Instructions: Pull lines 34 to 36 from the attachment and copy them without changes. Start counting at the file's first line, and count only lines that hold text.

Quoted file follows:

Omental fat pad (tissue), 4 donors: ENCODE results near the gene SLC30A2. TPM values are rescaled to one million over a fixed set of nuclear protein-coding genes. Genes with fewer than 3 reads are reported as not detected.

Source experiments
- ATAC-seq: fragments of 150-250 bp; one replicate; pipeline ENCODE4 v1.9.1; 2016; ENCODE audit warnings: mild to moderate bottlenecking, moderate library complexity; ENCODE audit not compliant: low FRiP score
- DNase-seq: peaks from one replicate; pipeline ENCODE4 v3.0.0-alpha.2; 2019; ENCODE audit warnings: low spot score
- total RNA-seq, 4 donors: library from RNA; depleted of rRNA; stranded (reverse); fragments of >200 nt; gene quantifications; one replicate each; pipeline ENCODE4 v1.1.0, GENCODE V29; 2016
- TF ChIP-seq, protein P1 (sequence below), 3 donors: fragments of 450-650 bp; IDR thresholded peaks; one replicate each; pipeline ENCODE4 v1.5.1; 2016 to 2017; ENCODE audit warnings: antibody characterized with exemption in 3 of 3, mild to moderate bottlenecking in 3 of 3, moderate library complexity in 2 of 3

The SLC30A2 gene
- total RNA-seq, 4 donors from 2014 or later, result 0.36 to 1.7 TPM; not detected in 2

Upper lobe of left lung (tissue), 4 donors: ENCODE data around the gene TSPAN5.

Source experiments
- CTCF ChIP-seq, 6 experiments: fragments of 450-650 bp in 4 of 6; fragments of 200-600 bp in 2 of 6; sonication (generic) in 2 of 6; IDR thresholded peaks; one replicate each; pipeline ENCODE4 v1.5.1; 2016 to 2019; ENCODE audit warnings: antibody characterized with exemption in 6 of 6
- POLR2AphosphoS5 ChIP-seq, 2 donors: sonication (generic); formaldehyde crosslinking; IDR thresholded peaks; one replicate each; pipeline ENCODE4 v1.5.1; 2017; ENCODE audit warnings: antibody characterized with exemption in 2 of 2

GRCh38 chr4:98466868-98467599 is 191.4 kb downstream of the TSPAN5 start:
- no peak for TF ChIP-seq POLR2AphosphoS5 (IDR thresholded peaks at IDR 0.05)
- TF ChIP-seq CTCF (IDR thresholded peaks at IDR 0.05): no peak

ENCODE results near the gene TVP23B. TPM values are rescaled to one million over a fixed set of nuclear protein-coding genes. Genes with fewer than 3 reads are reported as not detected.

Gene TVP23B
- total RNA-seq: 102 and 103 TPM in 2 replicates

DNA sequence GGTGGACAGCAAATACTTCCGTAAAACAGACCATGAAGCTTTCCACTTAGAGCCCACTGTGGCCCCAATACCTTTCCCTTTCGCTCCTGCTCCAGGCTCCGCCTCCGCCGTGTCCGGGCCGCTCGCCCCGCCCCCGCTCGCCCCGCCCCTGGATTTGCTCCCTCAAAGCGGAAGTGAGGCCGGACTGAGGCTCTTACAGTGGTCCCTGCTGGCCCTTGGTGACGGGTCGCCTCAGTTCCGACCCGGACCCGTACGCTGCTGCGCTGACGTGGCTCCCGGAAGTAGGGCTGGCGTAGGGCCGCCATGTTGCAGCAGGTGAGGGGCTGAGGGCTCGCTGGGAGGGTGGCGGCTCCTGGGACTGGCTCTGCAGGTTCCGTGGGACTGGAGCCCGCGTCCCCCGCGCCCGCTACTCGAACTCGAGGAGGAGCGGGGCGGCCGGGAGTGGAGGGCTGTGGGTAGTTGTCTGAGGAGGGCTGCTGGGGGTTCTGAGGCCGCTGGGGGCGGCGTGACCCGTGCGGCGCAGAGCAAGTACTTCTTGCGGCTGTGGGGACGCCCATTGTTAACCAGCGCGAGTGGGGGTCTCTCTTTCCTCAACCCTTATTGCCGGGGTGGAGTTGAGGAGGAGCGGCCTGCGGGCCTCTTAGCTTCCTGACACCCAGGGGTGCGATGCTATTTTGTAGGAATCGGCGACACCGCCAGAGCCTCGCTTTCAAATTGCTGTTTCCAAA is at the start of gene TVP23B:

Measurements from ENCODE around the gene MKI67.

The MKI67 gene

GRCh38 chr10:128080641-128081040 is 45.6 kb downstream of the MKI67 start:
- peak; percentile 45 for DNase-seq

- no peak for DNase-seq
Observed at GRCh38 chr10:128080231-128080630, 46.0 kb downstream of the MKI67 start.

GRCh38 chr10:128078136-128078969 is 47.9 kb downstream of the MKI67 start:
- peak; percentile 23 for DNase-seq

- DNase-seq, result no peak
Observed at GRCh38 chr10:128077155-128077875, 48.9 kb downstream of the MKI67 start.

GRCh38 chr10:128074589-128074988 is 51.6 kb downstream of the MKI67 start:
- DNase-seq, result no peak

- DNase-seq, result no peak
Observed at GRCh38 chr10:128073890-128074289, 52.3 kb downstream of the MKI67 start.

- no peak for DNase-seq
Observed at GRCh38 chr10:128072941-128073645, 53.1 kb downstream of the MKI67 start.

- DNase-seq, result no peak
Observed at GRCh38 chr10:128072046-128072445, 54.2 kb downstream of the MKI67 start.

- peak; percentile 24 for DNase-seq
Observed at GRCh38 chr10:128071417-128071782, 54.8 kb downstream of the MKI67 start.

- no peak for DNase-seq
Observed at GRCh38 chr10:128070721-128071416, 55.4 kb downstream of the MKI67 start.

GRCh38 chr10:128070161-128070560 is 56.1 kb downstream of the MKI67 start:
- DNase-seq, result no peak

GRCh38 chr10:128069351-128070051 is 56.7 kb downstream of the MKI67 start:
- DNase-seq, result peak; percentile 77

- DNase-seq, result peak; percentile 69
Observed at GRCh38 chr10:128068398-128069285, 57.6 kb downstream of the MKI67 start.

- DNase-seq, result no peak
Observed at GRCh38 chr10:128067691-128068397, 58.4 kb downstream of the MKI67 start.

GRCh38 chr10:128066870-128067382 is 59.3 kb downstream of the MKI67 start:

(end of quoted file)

- no peak for DNase-seq
Observed at GRCh38 chr10:128072941-128073645, 53.1 kb downstream of the MKI67 start.

- DNase-seq, result no peak